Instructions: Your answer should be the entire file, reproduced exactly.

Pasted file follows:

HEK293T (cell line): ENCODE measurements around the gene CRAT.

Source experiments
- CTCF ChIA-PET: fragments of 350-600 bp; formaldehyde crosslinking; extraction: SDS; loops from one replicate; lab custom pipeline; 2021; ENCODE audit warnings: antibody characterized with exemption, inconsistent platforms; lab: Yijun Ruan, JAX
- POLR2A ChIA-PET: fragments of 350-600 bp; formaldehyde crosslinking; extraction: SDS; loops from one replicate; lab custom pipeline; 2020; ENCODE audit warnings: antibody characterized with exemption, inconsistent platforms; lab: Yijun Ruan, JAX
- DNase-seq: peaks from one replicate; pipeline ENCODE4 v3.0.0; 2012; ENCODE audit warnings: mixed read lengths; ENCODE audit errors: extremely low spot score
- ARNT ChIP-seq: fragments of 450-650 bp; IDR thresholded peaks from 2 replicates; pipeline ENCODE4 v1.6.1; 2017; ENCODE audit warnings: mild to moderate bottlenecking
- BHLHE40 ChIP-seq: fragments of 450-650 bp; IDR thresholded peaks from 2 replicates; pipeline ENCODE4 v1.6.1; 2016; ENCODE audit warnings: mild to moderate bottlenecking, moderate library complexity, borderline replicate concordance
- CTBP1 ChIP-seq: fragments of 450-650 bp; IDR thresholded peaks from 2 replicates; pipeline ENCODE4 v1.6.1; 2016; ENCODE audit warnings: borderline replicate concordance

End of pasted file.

HEK293T (cell line): ENCODE measurements around the gene CRAT.

Source experiments
- CTCF ChIA-PET: fragments of 350-600 bp; formaldehyde crosslinking; extraction: SDS; loops from one replicate; lab custom pipeline; 2021; ENCODE audit warnings: antibody characterized with exemption, inconsistent platforms; lab: Yijun Ruan, JAX
- POLR2A ChIA-PET: fragments of 350-600 bp; formaldehyde crosslinking; extraction: SDS; loops from one replicate; lab custom pipeline; 2020; ENCODE audit warnings: antibody characterized with exemption, inconsistent platforms; lab: Yijun Ruan, JAX
- DNase-seq: peaks from one replicate; pipeline ENCODE4 v3.0.0; 2012; ENCODE audit warnings: mixed read lengths; ENCODE audit errors: extremely low spot score
- ARNT ChIP-seq: fragments of 450-650 bp; IDR thresholded peaks from 2 replicates; pipeline ENCODE4 v1.6.1; 2017; ENCODE audit warnings: mild to moderate bottlenecking
- BHLHE40 ChIP-seq: fragments of 450-650 bp; IDR thresholded peaks from 2 replicates; pipeline ENCODE4 v1.6.1; 2016; ENCODE audit warnings: mild to moderate bottlenecking, moderate library complexity, borderline replicate concordance
- CTBP1 ChIP-seq: fragments of 450-650 bp; IDR thresholded peaks from 2 replicates; pipeline ENCODE4 v1.6.1; 2016; ENCODE audit warnings: borderline replicate concordance